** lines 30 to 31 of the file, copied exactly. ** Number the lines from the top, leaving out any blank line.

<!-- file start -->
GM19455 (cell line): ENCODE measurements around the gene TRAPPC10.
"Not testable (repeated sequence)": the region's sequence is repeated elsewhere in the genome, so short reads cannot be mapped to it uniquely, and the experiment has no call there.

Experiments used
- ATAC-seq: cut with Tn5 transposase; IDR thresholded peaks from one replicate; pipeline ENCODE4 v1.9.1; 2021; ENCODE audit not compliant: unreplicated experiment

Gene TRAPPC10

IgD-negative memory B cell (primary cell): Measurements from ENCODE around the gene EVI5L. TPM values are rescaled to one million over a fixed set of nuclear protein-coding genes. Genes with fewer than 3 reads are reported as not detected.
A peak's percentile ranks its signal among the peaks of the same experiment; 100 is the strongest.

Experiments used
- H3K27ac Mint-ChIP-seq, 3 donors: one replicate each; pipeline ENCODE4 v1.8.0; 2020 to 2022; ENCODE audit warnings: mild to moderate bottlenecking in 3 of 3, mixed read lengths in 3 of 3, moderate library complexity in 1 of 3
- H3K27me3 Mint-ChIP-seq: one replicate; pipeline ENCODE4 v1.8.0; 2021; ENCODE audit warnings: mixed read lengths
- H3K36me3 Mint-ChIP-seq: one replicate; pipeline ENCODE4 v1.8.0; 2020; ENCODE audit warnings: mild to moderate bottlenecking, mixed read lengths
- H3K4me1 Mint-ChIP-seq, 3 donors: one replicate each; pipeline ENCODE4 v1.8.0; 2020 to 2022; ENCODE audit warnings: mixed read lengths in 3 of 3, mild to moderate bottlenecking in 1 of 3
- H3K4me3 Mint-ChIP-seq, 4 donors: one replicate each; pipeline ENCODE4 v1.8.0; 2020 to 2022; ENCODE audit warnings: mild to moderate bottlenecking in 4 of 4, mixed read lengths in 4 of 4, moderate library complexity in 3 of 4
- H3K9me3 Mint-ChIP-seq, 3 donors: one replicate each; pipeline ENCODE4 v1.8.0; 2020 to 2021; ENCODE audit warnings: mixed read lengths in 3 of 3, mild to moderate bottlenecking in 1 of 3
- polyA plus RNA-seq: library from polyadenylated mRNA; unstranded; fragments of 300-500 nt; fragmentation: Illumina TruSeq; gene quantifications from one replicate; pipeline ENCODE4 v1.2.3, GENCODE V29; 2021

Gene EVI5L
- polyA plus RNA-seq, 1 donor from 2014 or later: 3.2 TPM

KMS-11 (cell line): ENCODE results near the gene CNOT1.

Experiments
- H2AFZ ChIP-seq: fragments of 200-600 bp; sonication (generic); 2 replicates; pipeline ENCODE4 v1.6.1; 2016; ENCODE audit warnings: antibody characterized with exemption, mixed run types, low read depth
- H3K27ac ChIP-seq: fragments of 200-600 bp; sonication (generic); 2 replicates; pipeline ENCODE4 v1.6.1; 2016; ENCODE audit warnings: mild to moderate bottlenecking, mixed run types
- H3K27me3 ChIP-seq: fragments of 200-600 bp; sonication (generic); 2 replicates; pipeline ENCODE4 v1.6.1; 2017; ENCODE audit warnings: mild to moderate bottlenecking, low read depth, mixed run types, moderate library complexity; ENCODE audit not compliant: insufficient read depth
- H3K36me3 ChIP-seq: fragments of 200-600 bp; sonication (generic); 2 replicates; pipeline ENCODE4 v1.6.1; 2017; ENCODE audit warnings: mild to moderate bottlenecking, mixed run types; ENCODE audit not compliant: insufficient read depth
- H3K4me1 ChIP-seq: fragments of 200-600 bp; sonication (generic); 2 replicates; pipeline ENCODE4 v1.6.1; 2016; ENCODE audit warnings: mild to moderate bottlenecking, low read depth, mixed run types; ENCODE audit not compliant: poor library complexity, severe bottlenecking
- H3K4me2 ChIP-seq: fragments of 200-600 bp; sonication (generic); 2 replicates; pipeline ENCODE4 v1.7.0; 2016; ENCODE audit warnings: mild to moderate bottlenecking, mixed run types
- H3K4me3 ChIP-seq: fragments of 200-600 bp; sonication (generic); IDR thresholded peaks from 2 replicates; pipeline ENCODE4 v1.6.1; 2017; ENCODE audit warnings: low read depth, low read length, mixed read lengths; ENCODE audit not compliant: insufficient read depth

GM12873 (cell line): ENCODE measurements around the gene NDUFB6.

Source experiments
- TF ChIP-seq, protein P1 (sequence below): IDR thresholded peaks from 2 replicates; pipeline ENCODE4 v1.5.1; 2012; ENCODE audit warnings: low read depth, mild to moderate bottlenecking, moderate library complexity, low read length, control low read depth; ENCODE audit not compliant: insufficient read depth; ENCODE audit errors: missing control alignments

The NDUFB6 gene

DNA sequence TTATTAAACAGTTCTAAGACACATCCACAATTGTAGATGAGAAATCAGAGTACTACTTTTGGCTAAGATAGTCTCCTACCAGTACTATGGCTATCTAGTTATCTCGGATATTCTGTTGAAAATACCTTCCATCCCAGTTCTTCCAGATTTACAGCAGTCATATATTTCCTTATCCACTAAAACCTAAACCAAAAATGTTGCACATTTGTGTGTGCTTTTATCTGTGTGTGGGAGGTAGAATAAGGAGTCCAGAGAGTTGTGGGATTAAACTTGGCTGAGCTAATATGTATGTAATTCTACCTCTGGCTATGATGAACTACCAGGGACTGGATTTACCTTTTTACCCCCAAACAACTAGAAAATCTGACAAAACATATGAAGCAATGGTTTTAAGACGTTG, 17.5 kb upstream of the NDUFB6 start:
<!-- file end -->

The NDUFB6 gene

DNA sequence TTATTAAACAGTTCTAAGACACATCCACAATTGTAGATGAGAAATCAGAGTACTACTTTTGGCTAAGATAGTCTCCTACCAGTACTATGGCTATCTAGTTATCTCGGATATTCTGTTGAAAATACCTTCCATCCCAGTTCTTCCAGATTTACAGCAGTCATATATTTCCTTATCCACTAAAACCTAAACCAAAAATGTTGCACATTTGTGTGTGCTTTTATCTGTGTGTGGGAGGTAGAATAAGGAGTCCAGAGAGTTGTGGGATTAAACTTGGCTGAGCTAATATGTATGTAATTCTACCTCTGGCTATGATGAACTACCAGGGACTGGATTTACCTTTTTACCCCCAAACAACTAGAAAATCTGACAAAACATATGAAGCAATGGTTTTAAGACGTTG, 17.5 kb upstream of the NDUFB6 start: